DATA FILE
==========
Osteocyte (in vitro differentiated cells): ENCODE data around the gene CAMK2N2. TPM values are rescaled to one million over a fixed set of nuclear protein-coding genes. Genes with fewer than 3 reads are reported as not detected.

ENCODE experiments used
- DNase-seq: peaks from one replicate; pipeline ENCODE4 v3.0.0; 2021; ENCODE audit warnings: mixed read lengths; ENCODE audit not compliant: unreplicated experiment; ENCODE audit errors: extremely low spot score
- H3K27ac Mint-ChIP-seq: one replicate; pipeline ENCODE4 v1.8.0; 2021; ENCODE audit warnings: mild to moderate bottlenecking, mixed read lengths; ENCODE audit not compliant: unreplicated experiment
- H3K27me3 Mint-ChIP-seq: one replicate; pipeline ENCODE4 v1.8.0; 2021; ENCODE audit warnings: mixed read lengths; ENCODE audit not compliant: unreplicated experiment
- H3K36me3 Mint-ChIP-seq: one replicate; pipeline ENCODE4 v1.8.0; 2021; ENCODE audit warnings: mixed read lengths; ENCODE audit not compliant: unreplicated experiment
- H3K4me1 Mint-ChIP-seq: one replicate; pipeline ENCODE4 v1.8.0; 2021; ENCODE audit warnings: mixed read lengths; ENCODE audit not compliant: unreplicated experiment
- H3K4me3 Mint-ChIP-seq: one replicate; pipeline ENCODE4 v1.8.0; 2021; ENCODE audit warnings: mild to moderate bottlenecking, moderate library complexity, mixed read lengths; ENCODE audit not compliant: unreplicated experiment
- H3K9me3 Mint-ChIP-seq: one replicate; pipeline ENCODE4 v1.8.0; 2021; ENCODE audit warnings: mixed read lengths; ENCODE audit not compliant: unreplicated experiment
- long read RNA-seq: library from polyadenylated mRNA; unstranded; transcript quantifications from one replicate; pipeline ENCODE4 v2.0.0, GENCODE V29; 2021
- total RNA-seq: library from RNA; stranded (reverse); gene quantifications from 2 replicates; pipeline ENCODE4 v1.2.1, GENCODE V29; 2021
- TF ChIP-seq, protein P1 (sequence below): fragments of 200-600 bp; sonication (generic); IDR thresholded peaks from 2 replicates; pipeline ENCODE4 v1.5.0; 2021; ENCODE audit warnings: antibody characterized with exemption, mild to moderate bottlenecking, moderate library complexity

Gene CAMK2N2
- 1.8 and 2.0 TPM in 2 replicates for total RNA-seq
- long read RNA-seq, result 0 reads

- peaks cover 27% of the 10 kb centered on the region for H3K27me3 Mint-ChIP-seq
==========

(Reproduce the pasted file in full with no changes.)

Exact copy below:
Osteocyte (in vitro differentiated cells): ENCODE data around the gene CAMK2N2. TPM values are rescaled to one million over a fixed set of nuclear protein-coding genes. Genes with fewer than 3 reads are reported as not detected.

ENCODE experiments used
- DNase-seq: peaks from one replicate; pipeline ENCODE4 v3.0.0; 2021; ENCODE audit warnings: mixed read lengths; ENCODE audit not compliant: unreplicated experiment; ENCODE audit errors: extremely low spot score
- H3K27ac Mint-ChIP-seq: one replicate; pipeline ENCODE4 v1.8.0; 2021; ENCODE audit warnings: mild to moderate bottlenecking, mixed read lengths; ENCODE audit not compliant: unreplicated experiment
- H3K27me3 Mint-ChIP-seq: one replicate; pipeline ENCODE4 v1.8.0; 2021; ENCODE audit warnings: mixed read lengths; ENCODE audit not compliant: unreplicated experiment
- H3K36me3 Mint-ChIP-seq: one replicate; pipeline ENCODE4 v1.8.0; 2021; ENCODE audit warnings: mixed read lengths; ENCODE audit not compliant: unreplicated experiment
- H3K4me1 Mint-ChIP-seq: one replicate; pipeline ENCODE4 v1.8.0; 2021; ENCODE audit warnings: mixed read lengths; ENCODE audit not compliant: unreplicated experiment
- H3K4me3 Mint-ChIP-seq: one replicate; pipeline ENCODE4 v1.8.0; 2021; ENCODE audit warnings: mild to moderate bottlenecking, moderate library complexity, mixed read lengths; ENCODE audit not compliant: unreplicated experiment
- H3K9me3 Mint-ChIP-seq: one replicate; pipeline ENCODE4 v1.8.0; 2021; ENCODE audit warnings: mixed read lengths; ENCODE audit not compliant: unreplicated experiment
- long read RNA-seq: library from polyadenylated mRNA; unstranded; transcript quantifications from one replicate; pipeline ENCODE4 v2.0.0, GENCODE V29; 2021
- total RNA-seq: library from RNA; stranded (reverse); gene quantifications from 2 replicates; pipeline ENCODE4 v1.2.1, GENCODE V29; 2021
- TF ChIP-seq, protein P1 (sequence below): fragments of 200-600 bp; sonication (generic); IDR thresholded peaks from 2 replicates; pipeline ENCODE4 v1.5.0; 2021; ENCODE audit warnings: antibody characterized with exemption, mild to moderate bottlenecking, moderate library complexity

Gene CAMK2N2
- 1.8 and 2.0 TPM in 2 replicates for total RNA-seq
- long read RNA-seq, result 0 reads

- peaks cover 27% of the 10 kb centered on the region for H3K27me3 Mint-ChIP-seq